NOAA Coral Bleaching Outlook System Indicates Potential for High Level Coral Bleaching in the Caribbean and Parts of the Equatorial Pacific

Scientists from NOAA’s Coral Reef Watch Program are forecasting a significant potential for higher than normal thermal stress in the Caribbean, especially in the Lesser Antilles, through October 2009. Continued high water temperatures can lead to a high probability of significant coral bleaching and infectious coral disease outbreaks.  The forecast is based on the July NOAA Coral Reef Watch outlook.

Scientists are concerned that bleaching may reach the same levels or exceed those recorded in 2005, the worst coral bleaching and disease year in Caribbean history. There is also some potential for high stress in the central Gulf of Mexico and a region stretching from the Lesser Antilles, including the US Virgin Islands, across to Puerto Rico, and across to the southern coast of Hispaniola and the Caribbean coast of Nicaragua.

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Other areas of concern for coral bleaching this year are the central Pacific region including the equatorial Line Islands and Kiribati.  Some thermal stress may also develop between the Northern Mariana Islands and Japan.

An important caveat is that the model used for this outlook is not yet calling for El Niño development, whereas NOAA’s operational Climate Forecast System is now calling for development of an El Niño during 2009-10. If El Niño continues to strengthen, this could increase the bleaching risk in the central to eastern Pacific and Caribbean.

Just like any climate forecast, local conditions and weather events can influence actual temperatures. However, we are quite concerned that high temperatures may threaten the health of coral reefs in the Caribbean this year.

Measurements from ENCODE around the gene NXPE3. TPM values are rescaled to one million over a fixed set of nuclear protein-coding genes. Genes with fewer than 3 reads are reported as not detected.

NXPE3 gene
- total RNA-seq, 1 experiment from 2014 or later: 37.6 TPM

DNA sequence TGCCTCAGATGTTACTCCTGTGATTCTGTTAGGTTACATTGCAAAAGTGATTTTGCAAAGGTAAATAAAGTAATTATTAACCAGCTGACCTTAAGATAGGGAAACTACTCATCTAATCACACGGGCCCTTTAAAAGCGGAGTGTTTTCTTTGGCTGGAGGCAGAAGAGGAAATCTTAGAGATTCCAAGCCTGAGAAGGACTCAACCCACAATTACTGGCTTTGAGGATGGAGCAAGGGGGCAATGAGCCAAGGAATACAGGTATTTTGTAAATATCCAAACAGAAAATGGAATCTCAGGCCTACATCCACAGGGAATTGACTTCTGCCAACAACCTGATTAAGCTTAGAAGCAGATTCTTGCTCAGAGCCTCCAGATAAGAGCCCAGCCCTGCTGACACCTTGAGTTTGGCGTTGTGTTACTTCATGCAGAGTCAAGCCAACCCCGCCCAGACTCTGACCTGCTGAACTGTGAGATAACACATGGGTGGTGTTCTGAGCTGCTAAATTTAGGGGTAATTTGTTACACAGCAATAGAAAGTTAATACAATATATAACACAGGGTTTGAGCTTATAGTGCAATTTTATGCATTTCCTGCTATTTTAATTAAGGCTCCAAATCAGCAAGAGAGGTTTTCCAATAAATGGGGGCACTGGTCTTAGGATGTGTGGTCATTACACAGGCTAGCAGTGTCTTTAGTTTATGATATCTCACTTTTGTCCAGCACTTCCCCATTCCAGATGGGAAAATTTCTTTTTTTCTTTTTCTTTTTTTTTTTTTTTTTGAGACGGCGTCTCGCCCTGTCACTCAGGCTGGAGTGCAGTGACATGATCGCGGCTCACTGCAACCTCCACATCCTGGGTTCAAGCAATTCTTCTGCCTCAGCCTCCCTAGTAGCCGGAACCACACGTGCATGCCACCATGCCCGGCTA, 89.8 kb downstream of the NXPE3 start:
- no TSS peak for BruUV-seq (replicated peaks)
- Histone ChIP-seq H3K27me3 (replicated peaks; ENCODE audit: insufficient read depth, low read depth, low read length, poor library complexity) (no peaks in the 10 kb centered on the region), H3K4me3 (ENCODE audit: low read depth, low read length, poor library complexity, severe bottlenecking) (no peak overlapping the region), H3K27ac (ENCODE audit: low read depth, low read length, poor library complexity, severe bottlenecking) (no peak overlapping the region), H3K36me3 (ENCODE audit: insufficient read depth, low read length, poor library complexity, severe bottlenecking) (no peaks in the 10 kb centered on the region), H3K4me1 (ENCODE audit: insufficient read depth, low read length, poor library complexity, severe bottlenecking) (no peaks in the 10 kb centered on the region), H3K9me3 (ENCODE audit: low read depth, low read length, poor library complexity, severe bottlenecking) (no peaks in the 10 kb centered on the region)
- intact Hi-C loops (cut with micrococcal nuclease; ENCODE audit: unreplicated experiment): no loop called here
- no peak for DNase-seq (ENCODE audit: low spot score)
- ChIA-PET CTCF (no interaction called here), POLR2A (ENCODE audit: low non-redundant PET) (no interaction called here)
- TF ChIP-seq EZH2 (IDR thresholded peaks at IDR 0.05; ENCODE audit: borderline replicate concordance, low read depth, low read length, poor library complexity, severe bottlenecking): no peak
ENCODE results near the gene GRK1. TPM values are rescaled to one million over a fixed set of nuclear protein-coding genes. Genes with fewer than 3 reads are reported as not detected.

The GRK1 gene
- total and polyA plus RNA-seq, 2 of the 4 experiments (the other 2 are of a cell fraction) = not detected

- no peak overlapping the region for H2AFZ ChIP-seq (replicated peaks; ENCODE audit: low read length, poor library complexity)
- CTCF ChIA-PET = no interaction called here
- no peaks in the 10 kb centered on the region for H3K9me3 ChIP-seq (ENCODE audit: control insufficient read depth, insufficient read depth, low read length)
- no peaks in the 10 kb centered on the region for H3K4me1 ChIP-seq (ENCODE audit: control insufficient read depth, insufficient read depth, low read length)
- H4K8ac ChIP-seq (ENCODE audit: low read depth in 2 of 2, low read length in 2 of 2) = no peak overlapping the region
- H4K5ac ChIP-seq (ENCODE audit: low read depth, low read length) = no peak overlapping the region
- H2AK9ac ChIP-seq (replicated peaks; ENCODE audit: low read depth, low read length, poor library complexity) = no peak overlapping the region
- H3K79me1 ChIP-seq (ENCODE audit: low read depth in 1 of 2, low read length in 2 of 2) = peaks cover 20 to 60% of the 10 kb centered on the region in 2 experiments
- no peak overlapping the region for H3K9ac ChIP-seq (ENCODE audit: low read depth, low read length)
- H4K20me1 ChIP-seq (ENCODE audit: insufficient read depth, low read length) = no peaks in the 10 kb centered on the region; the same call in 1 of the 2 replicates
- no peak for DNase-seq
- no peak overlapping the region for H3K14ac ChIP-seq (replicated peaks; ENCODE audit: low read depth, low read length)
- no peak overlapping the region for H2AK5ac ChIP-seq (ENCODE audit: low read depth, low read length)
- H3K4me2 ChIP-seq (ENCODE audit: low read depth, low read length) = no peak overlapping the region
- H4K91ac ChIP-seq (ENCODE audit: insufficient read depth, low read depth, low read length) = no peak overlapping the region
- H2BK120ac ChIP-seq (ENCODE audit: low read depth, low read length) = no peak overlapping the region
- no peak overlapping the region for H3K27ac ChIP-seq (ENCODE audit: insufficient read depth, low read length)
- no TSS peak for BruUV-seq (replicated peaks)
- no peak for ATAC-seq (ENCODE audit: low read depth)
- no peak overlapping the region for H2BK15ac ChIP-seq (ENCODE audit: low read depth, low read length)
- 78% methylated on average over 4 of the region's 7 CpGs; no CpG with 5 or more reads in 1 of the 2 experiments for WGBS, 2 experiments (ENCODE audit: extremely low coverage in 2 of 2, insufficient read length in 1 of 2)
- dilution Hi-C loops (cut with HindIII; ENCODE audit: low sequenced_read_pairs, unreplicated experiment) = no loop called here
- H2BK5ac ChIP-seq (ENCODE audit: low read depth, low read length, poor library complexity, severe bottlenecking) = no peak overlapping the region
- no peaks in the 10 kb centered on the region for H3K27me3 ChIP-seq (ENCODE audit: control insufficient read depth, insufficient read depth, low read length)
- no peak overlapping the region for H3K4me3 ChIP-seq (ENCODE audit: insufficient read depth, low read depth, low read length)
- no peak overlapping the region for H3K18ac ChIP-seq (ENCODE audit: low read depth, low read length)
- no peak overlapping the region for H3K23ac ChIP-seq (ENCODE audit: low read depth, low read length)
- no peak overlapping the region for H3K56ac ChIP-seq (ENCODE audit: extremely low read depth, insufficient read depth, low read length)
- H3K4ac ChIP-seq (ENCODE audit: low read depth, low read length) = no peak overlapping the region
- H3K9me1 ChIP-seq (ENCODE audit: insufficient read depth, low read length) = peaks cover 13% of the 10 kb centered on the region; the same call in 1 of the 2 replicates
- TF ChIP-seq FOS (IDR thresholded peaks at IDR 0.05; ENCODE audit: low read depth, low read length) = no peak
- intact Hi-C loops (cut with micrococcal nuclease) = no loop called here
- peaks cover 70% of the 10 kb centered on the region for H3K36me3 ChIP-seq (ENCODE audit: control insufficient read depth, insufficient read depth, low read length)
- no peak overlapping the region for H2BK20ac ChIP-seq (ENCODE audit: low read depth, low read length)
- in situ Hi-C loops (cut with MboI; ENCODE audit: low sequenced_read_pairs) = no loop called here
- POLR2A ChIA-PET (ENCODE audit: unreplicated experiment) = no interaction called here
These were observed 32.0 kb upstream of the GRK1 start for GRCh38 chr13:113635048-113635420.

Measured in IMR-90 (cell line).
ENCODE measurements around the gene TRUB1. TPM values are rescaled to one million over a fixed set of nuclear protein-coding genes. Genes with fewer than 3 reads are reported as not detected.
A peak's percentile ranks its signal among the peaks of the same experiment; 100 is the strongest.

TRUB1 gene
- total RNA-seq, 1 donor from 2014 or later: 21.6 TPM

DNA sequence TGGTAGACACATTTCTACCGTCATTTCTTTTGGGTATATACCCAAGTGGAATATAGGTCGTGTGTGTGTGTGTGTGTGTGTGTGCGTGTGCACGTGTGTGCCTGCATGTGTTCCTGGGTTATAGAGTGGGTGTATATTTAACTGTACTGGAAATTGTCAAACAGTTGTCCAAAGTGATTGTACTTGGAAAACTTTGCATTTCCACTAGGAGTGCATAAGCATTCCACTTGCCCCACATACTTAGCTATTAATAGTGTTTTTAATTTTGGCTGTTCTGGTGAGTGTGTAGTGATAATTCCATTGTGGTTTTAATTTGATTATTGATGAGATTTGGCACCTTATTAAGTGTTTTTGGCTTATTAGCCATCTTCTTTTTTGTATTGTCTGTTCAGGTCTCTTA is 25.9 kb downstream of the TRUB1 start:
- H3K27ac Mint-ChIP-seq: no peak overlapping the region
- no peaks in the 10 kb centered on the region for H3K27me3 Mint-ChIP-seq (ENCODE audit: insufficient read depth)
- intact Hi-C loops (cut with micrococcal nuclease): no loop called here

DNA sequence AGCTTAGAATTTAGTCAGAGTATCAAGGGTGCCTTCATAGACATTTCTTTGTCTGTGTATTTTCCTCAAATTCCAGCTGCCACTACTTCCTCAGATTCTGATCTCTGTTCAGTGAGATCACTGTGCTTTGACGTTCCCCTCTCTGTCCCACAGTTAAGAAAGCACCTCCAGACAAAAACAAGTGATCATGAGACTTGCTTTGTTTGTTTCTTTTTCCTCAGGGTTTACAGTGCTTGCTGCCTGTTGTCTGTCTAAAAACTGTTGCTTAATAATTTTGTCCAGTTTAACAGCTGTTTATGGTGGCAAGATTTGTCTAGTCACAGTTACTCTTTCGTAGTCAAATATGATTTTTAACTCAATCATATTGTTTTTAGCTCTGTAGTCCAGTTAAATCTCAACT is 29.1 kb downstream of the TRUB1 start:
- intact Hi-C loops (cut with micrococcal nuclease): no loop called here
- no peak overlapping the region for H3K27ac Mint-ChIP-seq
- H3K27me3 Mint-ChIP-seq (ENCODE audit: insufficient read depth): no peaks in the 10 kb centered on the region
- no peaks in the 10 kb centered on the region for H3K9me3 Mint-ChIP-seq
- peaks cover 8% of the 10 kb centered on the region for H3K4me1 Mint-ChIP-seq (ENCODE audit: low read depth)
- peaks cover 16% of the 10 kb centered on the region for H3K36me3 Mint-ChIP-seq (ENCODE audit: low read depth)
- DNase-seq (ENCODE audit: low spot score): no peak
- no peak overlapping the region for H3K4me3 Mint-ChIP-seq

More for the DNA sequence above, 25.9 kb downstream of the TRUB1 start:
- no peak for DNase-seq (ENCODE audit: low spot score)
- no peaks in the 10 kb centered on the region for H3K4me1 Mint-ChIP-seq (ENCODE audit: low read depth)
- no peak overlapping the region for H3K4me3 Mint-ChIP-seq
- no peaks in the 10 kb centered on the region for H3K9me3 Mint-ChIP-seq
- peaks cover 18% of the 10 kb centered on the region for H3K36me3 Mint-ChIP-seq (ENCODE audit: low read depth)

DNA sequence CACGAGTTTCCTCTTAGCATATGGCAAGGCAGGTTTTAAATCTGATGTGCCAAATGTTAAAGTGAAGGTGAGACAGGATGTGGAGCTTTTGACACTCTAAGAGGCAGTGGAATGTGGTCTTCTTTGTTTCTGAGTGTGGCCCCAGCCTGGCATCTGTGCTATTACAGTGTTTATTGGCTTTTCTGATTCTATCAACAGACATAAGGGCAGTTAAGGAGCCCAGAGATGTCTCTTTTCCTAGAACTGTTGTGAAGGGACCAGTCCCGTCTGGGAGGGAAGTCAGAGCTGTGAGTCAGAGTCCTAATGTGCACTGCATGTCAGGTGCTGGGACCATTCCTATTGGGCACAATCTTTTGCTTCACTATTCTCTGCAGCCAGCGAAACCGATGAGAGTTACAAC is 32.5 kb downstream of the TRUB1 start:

The Thermal Stress Outlook is based on sea surface temperature (SST) forecasts generated by the Linear Inverse Model (LIM) from the NOAA Earth System Research Laboratory. This system is the first to use sea surface temperature forecast models to provide seasonal outlooks of bleaching around the world.

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In the Pacific, the area of concern includes the equatorial Line Islands and Kiribati. This area is especially subject to stress if El Niño development continues.  There is a potential for some thermal stress to develop between the Northern Mariana Islands and Japan. There is also some indication of thermal stress along the Pacific coast of Mexico. However, the model is only generating small areas in the Pacific with a potential for abnormally high temperatures. Care should be taken that areas of warming in open areas of the Pacific are likely to move from the locations seen in the current forecast models. This region is also subject to intensification during El Niño conditions.

The NOAA Coral Reef Watch forecast comes on the heels of NOAA’s National Climatic Data Center reporting in June that the world’s ocean surface temperature was the warmest on record, breaking the previous high mark set in 2005, the last year of record-setting global coral bleaching incidents. Updates can be found here. Divers who see bleaching can report it at ReefBase.

In its inaugural year the forecast system did well in predicting the general patterns of mild Caribbean stress in 2008 and high thermal stress in the western Pacific in 2008-9, especially earlier in the season. The guidance issued in early December provided valuable guidance on the potential for bleaching 2-4 months in advance. The general pattern of warming in the outlook corresponded well with large-scale patterns of actual thermal stress. However, strong monsoonal activity along northeastern Australia cooled waters on the Great Barrier Reef (GBR) reducing thermal stress there. This was a fortunate difference between the forecast and actual conditions that protected these valuable reef resources.

1 thought on “NOAA Coral Bleaching Outlook System Indicates Potential for High Level Coral Bleaching in the Caribbean and Parts of the Equatorial Pacific

  1. I’m not sure I understand how these temperature variations (well within Holocene norms) could actually threaten in any significant way creatures that have been around for millions of years and have basically “seen it all.” Is NOAA calling for reduced cloud cover or increased UV in the endangered areas?

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